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What my BOFHs observe daily:

  • All 16 CPU cores maxed out at 100%
  • It is possible to connect to the server instance using Sybase Central, but it takes forever and they have given up further diagnostics (easier to just turn the process 'off and on again')
  • Deadlock logging enabled, does not show anything according to one of my colleagues
  • SQL Anywhere 10 could "phreak out" as well I'm told, but would not max out all CPU cores (at most just one)

Given the extremeness of the situation (100% CPU usage), I am hoping that someone may fill me in on what we could be doing that could possibly cause this situation. We have not been able to reproduce this yet nor have we discovered any infinite loops in our code. Any pointers are welcome.

I am basically a n00b when it comes to SQL Anywhere, so I have to read up on application profiling I guess.

asked 25 Oct '11, 11:41

Rune's gravatar image

accept rate: 50%

retagged 11 Nov '11, 03:29

Daz%20Liquid's gravatar image

Daz Liquid

Please tell us the SQL Anywhere version number, e.g.

(25 Oct '11, 12:02) Reimer Pods

Ooops, I forgot to mention that.

But you guessed right, we are still on build 3436. I have not checked out the latest EBF yet.

(25 Oct '11, 12:09) Rune

Two suggestions: First,

Second, run the Foxhound monitor against your server. Version 1.1 is available here

...and version 1.2 is discussed here

(25 Oct '11, 14:34) Breck Carter

You could use ProcDump from technet to create a dump of the running process during the high CPU usage and provide it to Sybase support for analysis. It reminds me of one of my own questions:

a sequential scan blocks all new connections

(26 Oct '11, 03:03) Martin

I have not checked out the latest EBF yet.

It is definitely recommended to try this to see if this is a known (fixed) issue.

Given the extremeness of the situation (100% CPU usage), I am hoping that someone may fill me in on what we could be doing that could possibly cause this situation.

Does the server ever get out of the 100% CPU spin, or does it stay there forever / a long period of time? Having a "temporary" 100% CPU "spike" may not be unexpected (e.g. you have an intense CPU-bound, parallelized query).

Have you tried using the Diagnostic Tracing utility to determine which queries are being run during these 100% CPU times?

(26 Oct '11, 11:52) Jeff Albion

This trick isn't likely to solve your problem, but could give you a place to start if (like me) you're too busy (or lazy) to really track it down properly. Sometimes you can get a sense of who's doing what if you connect using ISQL and run call sa_conn_info(). It's a relatively quick peek into what's going on.

The last time we had a very slow server it was duelling backups. And the time before that it was three different reporting queries calling the same monster sub-query at the same time. We were able to track both of these down pretty quickly starting with sa_conn_info() because we could track down what the different connections to our server were actually doing by hunting down the people responsible for each of those connections, rather than trying to get the database to tell us everything.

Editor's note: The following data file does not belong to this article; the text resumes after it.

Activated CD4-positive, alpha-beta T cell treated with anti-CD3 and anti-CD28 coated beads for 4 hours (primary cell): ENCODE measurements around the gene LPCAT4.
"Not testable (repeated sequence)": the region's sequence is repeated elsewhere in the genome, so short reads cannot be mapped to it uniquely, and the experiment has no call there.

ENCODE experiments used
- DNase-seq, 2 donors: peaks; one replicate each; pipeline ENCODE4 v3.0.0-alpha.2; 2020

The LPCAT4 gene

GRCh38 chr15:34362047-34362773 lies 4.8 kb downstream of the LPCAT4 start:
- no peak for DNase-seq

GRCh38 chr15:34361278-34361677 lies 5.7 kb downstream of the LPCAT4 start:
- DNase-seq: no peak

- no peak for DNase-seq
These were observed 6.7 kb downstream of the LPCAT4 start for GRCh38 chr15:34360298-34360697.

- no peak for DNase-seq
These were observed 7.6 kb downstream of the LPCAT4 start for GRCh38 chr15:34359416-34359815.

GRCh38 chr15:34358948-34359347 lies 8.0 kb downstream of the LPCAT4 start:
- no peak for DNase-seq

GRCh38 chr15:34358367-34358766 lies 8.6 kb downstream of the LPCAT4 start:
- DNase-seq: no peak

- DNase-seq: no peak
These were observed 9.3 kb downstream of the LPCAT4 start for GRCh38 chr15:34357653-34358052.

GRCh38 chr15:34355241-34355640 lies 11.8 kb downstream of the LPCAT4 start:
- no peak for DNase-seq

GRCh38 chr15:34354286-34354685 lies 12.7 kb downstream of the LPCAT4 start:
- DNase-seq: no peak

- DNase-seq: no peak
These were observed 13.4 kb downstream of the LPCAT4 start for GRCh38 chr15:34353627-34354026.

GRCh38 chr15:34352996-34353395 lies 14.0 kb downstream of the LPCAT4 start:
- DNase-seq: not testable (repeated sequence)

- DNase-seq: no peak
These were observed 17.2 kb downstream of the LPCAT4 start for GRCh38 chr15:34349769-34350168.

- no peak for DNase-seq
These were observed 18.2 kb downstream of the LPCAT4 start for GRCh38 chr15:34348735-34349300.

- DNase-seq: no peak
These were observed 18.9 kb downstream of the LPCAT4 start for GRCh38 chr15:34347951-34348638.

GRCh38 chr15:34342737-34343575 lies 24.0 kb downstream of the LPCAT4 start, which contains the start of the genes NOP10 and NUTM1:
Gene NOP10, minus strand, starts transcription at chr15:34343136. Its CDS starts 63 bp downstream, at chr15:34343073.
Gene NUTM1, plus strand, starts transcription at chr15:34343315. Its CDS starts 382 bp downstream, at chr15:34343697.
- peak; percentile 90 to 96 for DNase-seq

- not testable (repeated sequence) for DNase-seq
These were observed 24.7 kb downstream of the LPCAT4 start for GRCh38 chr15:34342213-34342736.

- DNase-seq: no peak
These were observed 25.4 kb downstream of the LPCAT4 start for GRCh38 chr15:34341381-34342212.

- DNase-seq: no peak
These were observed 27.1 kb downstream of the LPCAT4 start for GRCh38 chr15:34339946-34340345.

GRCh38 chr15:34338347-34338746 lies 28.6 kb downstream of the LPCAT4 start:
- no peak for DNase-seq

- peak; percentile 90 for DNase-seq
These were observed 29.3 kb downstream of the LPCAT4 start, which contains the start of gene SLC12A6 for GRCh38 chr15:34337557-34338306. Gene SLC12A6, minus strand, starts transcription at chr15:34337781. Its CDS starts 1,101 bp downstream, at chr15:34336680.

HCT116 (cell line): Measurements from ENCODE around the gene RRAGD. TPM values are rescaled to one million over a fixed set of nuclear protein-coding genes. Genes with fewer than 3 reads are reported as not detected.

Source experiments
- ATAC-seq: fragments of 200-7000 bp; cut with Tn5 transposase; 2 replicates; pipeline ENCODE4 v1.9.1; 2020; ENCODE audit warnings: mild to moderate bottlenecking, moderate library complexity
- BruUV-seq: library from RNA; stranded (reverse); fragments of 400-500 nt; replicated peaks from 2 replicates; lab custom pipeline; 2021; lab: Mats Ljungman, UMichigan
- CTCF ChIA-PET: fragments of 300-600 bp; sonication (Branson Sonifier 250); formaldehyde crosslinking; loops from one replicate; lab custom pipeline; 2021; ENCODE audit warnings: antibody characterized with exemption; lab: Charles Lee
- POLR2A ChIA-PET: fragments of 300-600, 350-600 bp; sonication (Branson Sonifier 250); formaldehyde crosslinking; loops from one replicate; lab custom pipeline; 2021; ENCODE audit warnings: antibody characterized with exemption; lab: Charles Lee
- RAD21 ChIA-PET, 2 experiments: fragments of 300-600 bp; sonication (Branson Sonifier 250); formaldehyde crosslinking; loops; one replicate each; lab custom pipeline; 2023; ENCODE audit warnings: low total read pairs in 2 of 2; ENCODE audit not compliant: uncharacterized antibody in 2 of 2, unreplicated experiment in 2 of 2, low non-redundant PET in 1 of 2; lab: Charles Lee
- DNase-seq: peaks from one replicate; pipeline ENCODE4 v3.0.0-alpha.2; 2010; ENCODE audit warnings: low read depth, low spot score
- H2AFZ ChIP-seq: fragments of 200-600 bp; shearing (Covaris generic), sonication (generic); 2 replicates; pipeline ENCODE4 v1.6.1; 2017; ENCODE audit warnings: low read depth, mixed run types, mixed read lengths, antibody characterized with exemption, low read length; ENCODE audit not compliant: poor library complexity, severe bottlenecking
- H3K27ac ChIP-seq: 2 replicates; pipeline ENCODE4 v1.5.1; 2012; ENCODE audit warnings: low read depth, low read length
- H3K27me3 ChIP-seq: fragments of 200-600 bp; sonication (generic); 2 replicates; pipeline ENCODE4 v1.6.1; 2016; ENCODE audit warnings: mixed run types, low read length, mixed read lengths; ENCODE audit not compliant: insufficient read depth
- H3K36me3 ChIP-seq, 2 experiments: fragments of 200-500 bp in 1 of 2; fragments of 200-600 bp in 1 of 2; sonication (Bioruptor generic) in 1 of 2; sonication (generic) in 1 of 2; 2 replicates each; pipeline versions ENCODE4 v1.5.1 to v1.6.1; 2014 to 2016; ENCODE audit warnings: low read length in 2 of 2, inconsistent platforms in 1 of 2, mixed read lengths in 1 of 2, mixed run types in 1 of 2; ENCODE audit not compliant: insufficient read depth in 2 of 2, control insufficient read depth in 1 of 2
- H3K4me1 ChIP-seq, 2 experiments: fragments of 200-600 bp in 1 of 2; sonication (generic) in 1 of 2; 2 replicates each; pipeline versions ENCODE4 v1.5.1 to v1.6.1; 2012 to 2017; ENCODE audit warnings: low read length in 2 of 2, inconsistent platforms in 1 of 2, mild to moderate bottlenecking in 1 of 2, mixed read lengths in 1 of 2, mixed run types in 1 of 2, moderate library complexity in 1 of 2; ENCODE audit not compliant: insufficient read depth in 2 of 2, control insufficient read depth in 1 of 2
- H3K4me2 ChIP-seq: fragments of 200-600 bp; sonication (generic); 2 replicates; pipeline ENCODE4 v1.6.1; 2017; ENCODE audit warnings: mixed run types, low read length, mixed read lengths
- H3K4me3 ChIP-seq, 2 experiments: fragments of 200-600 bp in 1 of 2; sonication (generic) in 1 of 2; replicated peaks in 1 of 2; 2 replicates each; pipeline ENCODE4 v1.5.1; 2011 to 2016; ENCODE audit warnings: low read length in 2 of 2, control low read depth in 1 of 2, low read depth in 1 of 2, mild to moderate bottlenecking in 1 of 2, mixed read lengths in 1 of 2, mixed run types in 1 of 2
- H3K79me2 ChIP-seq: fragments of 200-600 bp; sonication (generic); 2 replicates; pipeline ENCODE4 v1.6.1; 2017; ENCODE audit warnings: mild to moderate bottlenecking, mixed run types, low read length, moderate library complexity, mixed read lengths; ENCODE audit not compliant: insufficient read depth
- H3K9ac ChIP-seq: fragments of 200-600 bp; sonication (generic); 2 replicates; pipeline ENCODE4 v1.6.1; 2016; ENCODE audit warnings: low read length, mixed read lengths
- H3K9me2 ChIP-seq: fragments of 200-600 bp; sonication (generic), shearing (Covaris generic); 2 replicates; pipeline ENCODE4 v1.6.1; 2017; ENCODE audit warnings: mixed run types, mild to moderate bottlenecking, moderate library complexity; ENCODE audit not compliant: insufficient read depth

Good luck!

(26 Oct '11, 16:38) carolstone
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I had to defer the troubleshooting to my colleague, as I was otherwise engaged.

Eventually he found a query that would run all CPUs flat out and never finish. He waited for 15 minutes before killing it.

Then he looked at the query plan. In his words "it was messy".

The solution was to add an index to one of the temporary tables used. That whacked the query execution plan back into shape and we are back in business. The query now takes 20 seconds to run.

Not sure this deserves to be marked as 'an answer', but my colleague's workaround will hopefully see us through.

permanent link

answered 08 Nov '11, 09:41

Rune's gravatar image

accept rate: 50%

edited 08 Nov '11, 09:43

IMHO, what "deserves to be marked as an (accepted) answer" should be answered by the one with the question - in short by you:)

(08 Nov '11, 10:14) Volker Barth

IMHO that's not a workaround - that's fixing the problem. This is exactly what indexes are for!

(10 Nov '11, 16:49) carolstone

Yeah, indexes are nice and all, but the code in question ran just fine with SQL Anywhere 10. We think we tripped over a bug introduced with later versions of SQL Anywhere. Even if a lack of an index (for a temporary table mind you) triggers a table scan, one would assume the query would finish eventually. To go flat out on all 24 CPU cores for a long time (on one occasion they waited for more than an hour before killing it) does not seem right to me.

(11 Nov '11, 01:38) Rune
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So then you might consider a bug report?

(11 Nov '11, 03:18) Volker Barth

We will look into a reliable way of reproducing this eventually, yes.

(11 Nov '11, 04:48) Rune
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question asked: 25 Oct '11, 11:41

question was seen: 3,635 times

last updated: 11 Nov '11, 04:48